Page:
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Literary Pub Crawl
Call For Submission
in collaboration with The South Asia Institute,
Columbia University and India Abroad
NOVEMBER 7-9, 2014

November 8th Session 2B
Hot off the press: Recent History in South Asia
Moderated by Mitra Kalita
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Mahmood Mamdani
Good Muslim, Bad Muslim
Mahmood Mamdani has been the Herbert Lehman Professor of Government in the Departments of Anthropology and International Affairs, and Director of the Institute of African Studies at Columbia University. He received his Ph.D. from Harvard University in 1974 and specializes in the study of African history and politics. His works explore the intersection between politics and culture, a comparative study of colonialism since 1452, the history of civil war and genocide in Africa, the Cold War and the War on Terror, and the history and theory of human rights. His books include Citizen and Subject, When Victims Become Killers and Good Muslim Bad Muslim: America, The Cold War, and the Roots of Terror.
In this brilliant look at the rise of political Islam, the distinguished political scientist and anthropologist Mahmood Mamdani brings his expertise and insight to bear on a question many Americans have been asking since 9/11: how did this happen? Good Muslim, Bad Muslim is a provocative and important book that will profoundly change our understanding both of Islamist politics and the way America is perceived in the world today.

Gary Bass
The Blood Telegram
Gary Bass is the author of The Blood Telegram: Nixon, Kissinger, and a Forgotten Genocide, which was a Pulitzer Prize finalist in general nonfiction and won the Lionel Gelber Prize; Freedom's Battle: The Origins of Humanitarian Intervention; and Stay the Hand of Vengeance: The Politics of War Crimes Tribunals. He is a professor of politics and international affairs at Princeton University. A former reporter for The Economist, he has written often for the New York Times, and has also written for The New Yorker, the Washington Post, the Los Angeles Times, the Boston Globe, The New Republic, Foreign Affairs, Foreign Policy, Slate, and other publications.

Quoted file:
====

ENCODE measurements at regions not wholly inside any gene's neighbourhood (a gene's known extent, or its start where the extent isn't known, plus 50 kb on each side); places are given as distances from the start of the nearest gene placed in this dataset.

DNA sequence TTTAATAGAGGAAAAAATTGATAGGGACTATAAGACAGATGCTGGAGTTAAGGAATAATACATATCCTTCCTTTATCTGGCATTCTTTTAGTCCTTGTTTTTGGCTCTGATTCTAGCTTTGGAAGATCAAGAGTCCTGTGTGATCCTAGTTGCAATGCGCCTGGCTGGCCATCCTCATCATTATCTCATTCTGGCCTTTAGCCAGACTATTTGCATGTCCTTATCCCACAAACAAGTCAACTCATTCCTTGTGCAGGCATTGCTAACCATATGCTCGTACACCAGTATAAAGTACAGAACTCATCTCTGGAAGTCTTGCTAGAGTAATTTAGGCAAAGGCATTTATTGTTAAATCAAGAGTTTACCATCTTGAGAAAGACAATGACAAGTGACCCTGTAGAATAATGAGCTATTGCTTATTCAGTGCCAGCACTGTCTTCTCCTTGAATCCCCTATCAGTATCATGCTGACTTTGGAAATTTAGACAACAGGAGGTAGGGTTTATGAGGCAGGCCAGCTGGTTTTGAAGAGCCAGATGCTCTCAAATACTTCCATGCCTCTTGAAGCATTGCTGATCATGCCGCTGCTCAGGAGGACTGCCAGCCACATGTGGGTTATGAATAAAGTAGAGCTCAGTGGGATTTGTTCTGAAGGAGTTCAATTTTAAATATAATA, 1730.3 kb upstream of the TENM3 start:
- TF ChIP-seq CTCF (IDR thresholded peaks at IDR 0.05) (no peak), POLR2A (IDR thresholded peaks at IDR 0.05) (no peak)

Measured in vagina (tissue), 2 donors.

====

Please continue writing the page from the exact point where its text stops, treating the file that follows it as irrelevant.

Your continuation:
Giving an astonishing inside view of how the White House really works in a crisis, The Blood Telegram is an unprecedented chronicle of a pivotal but little-known chapter of the Cold War. Gary J. Bass shows how Nixon and Kissinger supported Pakistan’s military dictatorship as it brutally quashed the results of a historic free election. The Pakistani army launched a crackdown on what was then East Pakistan (today an independent Bangladesh), killing hundreds of thousands of people and sending ten million refugees fleeing to India-one of the worst humanitarian crises of the twentieth century.

Neil Padukone
Beyond South Asia
Neil Padukone is the author of "Beyond South Asia: India’s Strategic Evolution and the Reintegration of the Subcontinent" (Bloomsbury, 2014). He is a former Public Service Fellow at the Harvard University’s Kennedy School of Government, and a geopolitics fellow at the Takshashila Institution. A former foreign affairs columnist for the Christian Science Monitor and South Asia commentator at Russia Today News, Neil’s work has been published in The Atlantic, Foreign Policy, the Journal of International Affairs, Newsweek’s Daily Beast, The National Interest, South Asian Survey, the World Affairs Journal, the Huffington Post, and the Economic and Political Weekly, among others.